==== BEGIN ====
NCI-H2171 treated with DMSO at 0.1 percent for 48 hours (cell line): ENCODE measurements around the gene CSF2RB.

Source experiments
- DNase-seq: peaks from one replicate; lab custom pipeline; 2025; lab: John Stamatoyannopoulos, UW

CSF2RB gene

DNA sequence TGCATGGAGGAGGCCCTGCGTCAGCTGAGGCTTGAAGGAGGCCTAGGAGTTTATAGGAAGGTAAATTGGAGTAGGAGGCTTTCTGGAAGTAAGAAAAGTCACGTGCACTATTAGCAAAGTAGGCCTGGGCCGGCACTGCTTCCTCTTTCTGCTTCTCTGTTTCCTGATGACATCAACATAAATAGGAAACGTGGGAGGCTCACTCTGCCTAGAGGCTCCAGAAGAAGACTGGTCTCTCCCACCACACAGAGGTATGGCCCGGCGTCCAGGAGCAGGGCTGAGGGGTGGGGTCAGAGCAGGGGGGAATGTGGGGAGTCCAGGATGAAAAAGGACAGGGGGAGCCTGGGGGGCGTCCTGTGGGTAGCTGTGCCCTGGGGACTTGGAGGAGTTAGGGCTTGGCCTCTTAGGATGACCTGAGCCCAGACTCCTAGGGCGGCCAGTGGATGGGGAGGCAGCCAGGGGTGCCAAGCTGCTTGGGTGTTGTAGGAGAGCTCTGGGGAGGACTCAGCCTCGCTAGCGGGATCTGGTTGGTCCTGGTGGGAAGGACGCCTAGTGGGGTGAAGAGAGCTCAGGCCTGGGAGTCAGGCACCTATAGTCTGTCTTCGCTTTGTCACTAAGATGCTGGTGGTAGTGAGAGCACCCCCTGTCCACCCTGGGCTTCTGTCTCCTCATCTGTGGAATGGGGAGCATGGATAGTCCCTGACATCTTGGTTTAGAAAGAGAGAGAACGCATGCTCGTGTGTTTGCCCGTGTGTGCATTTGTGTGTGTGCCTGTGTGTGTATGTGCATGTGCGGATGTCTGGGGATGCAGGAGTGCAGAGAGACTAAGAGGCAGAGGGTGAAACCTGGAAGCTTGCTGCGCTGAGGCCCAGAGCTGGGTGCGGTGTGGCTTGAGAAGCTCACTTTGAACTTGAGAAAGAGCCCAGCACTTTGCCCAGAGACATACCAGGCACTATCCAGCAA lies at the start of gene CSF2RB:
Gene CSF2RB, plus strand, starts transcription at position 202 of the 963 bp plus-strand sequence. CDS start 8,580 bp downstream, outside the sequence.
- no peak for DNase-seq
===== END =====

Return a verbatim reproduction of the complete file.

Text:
NCI-H2171 treated with DMSO at 0.1 percent for 48 hours (cell line): ENCODE measurements around the gene CSF2RB.

Source experiments
- DNase-seq: peaks from one replicate; lab custom pipeline; 2025; lab: John Stamatoyannopoulos, UW

CSF2RB gene

DNA sequence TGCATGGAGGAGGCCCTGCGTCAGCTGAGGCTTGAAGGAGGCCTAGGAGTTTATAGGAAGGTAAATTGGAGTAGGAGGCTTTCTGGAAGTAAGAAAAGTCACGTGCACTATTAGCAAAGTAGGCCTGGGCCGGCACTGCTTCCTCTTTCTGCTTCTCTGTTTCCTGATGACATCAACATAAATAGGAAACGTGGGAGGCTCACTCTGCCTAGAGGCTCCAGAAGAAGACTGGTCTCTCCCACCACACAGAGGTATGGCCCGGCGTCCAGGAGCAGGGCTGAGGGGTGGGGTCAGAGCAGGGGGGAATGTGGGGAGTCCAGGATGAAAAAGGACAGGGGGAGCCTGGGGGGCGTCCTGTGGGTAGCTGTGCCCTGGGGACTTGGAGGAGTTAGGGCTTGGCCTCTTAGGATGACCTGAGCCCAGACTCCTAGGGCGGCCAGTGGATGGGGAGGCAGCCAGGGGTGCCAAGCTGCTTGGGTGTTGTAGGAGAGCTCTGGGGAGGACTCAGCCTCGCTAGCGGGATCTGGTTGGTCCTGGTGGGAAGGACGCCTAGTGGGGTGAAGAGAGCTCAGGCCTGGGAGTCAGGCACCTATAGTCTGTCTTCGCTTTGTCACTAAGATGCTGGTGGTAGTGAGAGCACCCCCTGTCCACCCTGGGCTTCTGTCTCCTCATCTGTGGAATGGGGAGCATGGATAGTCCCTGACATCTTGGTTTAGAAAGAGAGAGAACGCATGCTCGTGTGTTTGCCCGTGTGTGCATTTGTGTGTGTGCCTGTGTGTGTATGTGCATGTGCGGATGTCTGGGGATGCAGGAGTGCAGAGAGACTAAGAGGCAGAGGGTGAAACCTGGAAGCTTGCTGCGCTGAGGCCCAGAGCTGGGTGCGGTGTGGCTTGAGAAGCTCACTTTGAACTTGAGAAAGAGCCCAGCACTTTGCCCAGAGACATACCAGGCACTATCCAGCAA lies at the start of gene CSF2RB:
Gene CSF2RB, plus strand, starts transcription at position 202 of the 963 bp plus-strand sequence. CDS start 8,580 bp downstream, outside the sequence.
- no peak for DNase-seq